Penrith is a small market town in Cumbria, to the north-east of the Lake District.
Penrith has good transport links.
The UK's West Coast mainline railway runs through Penrith. There are regular direct trains from London with fastest travel time being a little over 3 hours and direct trains from Glasgow with fastest travel times of around 1.5 hours.
Penrith also has direct trains from Manchester Airport (via Manchester Piccadilly) and direct trains from Edinburgh.
There are National Express coaches from London taking between 6 and 7 hours.
It is situated on the M6 motorway (European Route E05) at junction 40, which is where the East - West A66 crosses the M6.
Penrith is not a large town; it is quite easy to walk from the station to all destinations in town. There is a town bus service the 646 but this does not call at the railway station.
There are a number of taxi operators in Penrith. It is usual for taxis to be waiting at the station but there is also a list of taxi operators on a notice board in the main waiting room at the station.
The town's appeal to visitors includes its many fine pubs, the large number of small independent shops and the railway station. Penrith is a good place to explore on foot; the pedestrianised areas of Angel Lane and Bluebell Lane are good places to start. Penrith also has some historic gems, most imposingly, Penrith Castle.
Building of Penrith Castle began in 1399, when William Strickland (later Bishop of Carlisle and Archbishop of Canterbury) added a stone wall to an earlier pele tower, primarily as a defence against the then frequent raids from the Scottish borders. The castle was improved over the next 70 years, becoming a royal fortress for Richard, Duke of Gloucester before he became King Richard III in 1483. The ruins that can be seen today date from about that time. The striking sandstone remains are situated in Castle Park, opposite Penrith railway station.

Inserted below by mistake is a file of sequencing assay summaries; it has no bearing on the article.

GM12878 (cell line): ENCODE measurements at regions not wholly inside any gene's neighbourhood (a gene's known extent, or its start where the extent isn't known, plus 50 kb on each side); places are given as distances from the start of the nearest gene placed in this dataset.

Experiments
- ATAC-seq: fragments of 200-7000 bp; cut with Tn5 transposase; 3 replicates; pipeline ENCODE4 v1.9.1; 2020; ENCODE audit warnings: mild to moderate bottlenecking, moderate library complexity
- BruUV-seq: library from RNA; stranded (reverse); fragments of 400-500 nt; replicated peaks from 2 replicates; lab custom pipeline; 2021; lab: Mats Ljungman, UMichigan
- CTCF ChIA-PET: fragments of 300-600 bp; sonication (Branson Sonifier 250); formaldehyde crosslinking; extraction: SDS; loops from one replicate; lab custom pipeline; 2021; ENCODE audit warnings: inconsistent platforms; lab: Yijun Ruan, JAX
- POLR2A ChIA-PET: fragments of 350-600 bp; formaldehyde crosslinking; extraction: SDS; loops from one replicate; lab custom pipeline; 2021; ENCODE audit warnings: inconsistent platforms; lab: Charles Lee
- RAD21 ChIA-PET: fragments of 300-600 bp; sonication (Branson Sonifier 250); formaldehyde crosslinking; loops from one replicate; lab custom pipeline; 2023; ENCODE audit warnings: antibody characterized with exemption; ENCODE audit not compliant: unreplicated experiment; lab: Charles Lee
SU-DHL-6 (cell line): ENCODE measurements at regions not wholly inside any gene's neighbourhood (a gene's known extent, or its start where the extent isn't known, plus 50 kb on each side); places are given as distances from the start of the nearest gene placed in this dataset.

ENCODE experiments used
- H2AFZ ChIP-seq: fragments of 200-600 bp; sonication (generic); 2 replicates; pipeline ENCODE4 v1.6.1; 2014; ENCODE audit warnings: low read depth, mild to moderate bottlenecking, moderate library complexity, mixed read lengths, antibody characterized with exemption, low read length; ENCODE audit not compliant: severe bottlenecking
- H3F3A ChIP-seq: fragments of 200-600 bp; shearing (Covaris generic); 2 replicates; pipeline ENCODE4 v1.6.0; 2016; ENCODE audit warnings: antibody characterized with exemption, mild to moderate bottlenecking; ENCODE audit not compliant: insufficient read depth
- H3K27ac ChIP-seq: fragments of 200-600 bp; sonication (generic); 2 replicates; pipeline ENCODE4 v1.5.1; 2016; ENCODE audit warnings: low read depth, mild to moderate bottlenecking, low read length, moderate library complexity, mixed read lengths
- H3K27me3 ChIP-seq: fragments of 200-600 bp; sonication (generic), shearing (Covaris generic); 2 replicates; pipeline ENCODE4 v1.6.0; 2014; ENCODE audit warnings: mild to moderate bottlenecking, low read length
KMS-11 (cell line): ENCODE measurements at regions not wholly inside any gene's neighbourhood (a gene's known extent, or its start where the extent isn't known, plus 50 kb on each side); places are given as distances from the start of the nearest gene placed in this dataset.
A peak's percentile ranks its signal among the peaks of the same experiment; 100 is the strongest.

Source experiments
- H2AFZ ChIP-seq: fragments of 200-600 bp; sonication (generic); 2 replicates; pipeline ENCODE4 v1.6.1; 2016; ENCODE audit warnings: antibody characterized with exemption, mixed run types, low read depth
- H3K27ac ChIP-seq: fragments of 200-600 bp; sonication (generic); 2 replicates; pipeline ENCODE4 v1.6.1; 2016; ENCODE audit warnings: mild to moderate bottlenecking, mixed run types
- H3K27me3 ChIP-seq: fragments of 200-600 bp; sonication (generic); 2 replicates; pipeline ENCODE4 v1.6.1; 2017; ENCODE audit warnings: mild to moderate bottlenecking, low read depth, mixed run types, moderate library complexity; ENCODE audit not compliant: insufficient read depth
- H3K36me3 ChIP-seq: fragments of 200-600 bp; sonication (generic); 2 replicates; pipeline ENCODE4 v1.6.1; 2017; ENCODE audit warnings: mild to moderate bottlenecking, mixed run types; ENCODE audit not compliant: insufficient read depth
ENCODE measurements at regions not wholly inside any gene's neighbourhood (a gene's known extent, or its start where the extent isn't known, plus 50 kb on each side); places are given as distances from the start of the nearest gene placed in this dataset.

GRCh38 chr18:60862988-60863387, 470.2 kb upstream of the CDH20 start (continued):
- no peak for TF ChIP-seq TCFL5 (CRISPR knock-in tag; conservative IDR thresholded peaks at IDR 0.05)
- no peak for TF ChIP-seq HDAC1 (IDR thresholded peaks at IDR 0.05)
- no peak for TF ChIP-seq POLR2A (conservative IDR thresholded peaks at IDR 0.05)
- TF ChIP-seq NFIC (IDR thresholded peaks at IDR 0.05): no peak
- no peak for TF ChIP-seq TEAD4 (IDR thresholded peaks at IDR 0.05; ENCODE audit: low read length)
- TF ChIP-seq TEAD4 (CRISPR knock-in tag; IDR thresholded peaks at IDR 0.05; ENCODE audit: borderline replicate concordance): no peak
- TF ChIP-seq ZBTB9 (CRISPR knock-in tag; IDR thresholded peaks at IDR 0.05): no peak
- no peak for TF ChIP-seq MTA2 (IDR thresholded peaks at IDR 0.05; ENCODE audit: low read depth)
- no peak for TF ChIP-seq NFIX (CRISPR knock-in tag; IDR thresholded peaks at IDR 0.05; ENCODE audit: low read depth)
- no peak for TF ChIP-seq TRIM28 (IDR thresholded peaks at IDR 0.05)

The churchyard of St. Andrew's Church in the town contains the 'Giant's Thumb', a Norse cross dating from 920 AD erected as a memorial to his father by Owen Caesarius, King of Cumbria from 920 to 937 AD. There is a tradition that the 'Giant's Grave' is the grave of Owen himself. The four hogback stones surrounding the grave are said to represent wild boar he killed in nearby Inglewood Forest. The two norse crosses are some 11 feet high.
In the centre of town is the Musgrave monument.
Penrith has a plethora of supermarkets and food shops
Also national supermarket and food chains - Morrisons, Sainsburys, Marks and Spencer Food Hall and Aldi have outlets in the town.
There are many specialist one-off shops in Penrith including:
Penrith has a wide selection of cafes and restaurants including Indian, Thai, Italian restaurant.
At lunchtime there is a stall selling good value baked potatoes in the centre of town opposite the Musgrave monument clock tower. There is a McDonalds next to the station, opposite the castle and a Kentucky Fried Chicken on the outskirts of town.
Penrith has many pubs and cafes.
Slightly further away there are several pubs to the South of town heading out on the A6 at Eamont Bridge (approx. 1.25 miles from the centre of town)
Penrith has many bed and breakfasts and hotels. Most of the bed and breakfasts are situated either on Portland Place or Victoria Road. Both of these locations have at least four bed and breakfasts.
Further afield there are:
The closest major Lake District town to Penrith is Keswick. Keswick can be reached via the A66 and there is a good bus service (the X4/X5) to Keswick operated by Stagecoach Cumbria. All X4/X5 buses in both directions call at the bus stop on the station forecourt. This bus stop has a shelter and just next to McDonalds.